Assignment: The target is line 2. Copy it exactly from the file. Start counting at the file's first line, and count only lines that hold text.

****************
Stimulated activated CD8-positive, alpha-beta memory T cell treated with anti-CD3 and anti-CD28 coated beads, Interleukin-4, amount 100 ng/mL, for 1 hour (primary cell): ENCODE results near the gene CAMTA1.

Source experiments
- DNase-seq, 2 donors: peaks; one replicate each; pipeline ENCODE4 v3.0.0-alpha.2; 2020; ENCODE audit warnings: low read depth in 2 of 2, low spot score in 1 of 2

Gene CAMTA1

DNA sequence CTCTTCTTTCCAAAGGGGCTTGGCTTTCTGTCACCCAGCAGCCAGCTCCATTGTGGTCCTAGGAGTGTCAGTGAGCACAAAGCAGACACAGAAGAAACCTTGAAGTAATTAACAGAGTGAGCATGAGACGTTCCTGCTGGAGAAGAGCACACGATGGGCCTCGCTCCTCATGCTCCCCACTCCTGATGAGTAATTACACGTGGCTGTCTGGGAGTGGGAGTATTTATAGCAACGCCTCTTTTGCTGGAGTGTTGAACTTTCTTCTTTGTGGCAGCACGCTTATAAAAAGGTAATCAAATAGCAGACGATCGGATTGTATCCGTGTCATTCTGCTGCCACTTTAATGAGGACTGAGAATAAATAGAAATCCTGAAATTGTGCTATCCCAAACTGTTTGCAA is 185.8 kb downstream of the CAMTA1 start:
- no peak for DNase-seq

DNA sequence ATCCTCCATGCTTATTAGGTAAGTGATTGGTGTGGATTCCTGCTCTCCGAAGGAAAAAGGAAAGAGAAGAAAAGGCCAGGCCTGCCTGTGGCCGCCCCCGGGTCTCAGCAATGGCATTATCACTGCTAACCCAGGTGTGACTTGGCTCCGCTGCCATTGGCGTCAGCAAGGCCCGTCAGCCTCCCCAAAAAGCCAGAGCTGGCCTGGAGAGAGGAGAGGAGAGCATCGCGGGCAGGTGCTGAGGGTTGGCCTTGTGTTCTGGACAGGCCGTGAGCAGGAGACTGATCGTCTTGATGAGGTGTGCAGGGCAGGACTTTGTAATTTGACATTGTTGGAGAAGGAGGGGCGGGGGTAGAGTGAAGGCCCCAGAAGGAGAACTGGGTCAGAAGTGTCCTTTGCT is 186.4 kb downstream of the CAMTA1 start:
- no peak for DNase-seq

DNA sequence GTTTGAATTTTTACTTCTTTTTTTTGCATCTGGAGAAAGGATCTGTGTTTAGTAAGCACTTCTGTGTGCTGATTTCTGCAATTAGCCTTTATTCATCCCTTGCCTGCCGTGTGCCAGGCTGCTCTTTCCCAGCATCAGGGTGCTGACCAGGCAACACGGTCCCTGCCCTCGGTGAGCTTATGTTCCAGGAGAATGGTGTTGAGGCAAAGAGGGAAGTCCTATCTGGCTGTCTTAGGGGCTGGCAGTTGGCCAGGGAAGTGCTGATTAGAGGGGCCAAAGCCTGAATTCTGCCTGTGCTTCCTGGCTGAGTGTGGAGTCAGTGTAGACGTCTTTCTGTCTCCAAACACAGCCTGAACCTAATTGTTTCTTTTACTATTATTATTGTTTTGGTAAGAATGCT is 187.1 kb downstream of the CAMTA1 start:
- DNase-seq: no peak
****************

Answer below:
Source experiments